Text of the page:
“He says no to a lot of requests,” reveals Levine. “A lot of brands have reached out on a one-off basis, wanting him to post or be part of a campaign. That’s just something we’re really not into - we’re looking to build longer-term, authentic relationships, not transactional dealings. To be honest, his following could be bigger if we went about things in a disingenuous manner.”
That proven, less-is-more approach to De Grasse's off-track brand development is set to be especially crucial in the coming months, particularly as his time becomes more focused on competing. Indeed, if the past 12 months have been a whirlwind, the next three years leading up to Tokyo 2020 are set to get even busier.
With two upcoming IAAF World Championships - in London this summer and then Doha, Qatar in 2019 - and a Pan American Games in Lima in two years’ time, De Grasse has a hectic competition schedule ahead of him as he gears up for what could be his crowning moment in Japan. As such, any future sponsor obligations will have to be carefully and creatively worked in around those commitments.
“There’s an opportunity cost that we also have to factor in,” Levine says. “Because he’s on this cusp of global stardom, we want to be careful with significant commitments purely in the Canadian market as we’re building some global partnerships.
“There are some relationships that we’re working on and can’t talk about right now, but when they hopefully come to be we need to reserve some time in his calendar - for global travel, commercial shoots, what have you. That’s why we’re really reluctant to overcommit - it’s a long way between now and Tokyo.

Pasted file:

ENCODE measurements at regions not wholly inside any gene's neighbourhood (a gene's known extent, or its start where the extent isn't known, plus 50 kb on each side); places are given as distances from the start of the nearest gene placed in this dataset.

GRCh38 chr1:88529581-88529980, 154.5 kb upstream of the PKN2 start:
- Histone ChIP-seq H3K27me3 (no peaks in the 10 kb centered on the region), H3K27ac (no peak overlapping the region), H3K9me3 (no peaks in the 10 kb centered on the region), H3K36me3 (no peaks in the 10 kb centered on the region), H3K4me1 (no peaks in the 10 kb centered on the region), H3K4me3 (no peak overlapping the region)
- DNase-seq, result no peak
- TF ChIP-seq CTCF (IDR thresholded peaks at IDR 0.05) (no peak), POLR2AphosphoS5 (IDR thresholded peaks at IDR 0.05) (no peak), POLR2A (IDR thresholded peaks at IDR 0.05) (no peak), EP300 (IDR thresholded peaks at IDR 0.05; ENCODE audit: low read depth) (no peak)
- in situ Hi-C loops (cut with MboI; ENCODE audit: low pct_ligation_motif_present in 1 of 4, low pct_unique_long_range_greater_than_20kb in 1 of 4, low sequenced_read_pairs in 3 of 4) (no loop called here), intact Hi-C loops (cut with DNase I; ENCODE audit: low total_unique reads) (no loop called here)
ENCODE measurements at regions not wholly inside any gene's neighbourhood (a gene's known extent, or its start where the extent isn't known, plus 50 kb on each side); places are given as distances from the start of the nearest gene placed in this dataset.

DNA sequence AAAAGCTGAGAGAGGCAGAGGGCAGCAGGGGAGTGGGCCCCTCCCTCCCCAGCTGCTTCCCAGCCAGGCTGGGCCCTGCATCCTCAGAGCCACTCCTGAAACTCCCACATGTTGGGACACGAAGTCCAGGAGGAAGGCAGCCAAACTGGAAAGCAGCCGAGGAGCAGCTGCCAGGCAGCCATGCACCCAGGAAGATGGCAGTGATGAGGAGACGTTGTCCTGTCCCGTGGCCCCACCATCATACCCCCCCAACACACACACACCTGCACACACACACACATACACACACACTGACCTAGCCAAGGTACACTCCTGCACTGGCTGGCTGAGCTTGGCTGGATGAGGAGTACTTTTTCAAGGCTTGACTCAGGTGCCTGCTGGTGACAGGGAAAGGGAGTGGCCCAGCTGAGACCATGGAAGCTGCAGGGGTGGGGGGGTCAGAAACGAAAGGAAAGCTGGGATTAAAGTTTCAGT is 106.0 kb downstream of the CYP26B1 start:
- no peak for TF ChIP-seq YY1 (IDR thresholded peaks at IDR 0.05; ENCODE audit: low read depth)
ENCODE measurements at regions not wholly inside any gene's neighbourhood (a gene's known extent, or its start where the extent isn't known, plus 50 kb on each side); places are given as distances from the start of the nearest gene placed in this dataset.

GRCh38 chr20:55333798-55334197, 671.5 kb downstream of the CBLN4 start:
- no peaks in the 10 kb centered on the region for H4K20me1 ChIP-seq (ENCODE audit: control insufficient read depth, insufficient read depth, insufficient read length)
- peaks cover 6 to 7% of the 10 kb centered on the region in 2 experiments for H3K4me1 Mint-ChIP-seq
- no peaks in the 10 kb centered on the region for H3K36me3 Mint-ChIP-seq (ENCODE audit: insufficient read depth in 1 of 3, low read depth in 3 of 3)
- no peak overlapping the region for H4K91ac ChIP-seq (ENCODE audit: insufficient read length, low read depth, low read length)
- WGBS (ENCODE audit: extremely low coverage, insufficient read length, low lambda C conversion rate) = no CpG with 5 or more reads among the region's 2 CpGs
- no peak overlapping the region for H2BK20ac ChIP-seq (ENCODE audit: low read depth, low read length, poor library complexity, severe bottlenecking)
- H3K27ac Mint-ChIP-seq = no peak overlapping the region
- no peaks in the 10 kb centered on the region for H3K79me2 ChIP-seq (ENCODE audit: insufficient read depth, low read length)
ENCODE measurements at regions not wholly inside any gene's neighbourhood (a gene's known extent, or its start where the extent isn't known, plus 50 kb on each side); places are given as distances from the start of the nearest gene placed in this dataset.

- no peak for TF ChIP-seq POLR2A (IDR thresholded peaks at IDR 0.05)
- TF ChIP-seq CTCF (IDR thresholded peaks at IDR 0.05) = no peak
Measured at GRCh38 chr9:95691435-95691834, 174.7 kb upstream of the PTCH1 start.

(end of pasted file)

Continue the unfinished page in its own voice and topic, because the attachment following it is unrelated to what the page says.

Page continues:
“Obviously the interest and the size of the deals is only going to grow between now and Tokyo, certainly if Andre stays on the path has been on and the same trajectory. 2018 will be perhaps a less pressure-filled year in the sense that there are no World Championships and no Olympics. In 2018, Andre’s definitely planning to do more on the community investment, charitable front.”
Stepping out of Bolt’s shadow
“When we hear comparisons to Bolt, obviously we take that as a compliment and it’s certainly humbling,” says Levine. “But [Andre] wants to find his own path and do things his own way.”
Any discussion about De Grasse - or indeed athletics in general - invariably involves some talk of Usain Bolt. One of the enduring images from Rio 2016 was the sight of the pair smiling at each other as they crossed the finish line - Bolt just ahead, of course - during their 200m semi-final. It was one of those moments in which the sprinters were no longer competitors but friends who were simply pushing each other and having fun - or so it seemed.